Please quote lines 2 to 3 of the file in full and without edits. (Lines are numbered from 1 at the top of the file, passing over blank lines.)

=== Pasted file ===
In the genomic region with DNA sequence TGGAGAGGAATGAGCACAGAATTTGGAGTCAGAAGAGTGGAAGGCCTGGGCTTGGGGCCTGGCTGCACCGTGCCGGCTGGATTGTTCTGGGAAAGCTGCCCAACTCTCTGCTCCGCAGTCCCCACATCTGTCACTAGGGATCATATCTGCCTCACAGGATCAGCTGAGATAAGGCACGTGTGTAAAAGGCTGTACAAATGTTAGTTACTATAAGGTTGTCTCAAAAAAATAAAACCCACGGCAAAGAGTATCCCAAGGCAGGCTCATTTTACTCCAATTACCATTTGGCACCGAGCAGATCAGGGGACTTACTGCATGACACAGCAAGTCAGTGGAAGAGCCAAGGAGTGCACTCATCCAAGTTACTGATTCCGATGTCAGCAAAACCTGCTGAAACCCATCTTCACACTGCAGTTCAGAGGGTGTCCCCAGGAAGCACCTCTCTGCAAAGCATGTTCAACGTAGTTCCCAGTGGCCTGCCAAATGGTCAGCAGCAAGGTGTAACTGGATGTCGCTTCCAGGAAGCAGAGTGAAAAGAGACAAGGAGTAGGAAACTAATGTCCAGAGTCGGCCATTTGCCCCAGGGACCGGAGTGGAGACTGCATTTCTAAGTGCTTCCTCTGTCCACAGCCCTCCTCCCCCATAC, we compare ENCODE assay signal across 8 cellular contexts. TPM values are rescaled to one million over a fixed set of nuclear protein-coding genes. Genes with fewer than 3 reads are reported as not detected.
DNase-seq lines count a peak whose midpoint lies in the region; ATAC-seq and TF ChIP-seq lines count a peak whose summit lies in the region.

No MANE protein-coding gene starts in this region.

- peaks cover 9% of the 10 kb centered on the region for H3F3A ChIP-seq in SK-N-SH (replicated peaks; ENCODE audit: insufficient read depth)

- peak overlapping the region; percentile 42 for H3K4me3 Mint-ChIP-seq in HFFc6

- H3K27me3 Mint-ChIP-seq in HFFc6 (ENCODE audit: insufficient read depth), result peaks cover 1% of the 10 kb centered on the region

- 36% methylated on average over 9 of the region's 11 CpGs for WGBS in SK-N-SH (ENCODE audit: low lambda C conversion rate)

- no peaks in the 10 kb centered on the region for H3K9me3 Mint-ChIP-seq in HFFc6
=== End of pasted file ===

DNase-seq lines count a peak whose midpoint lies in the region; ATAC-seq and TF ChIP-seq lines count a peak whose summit lies in the region.

No MANE protein-coding gene starts in this region.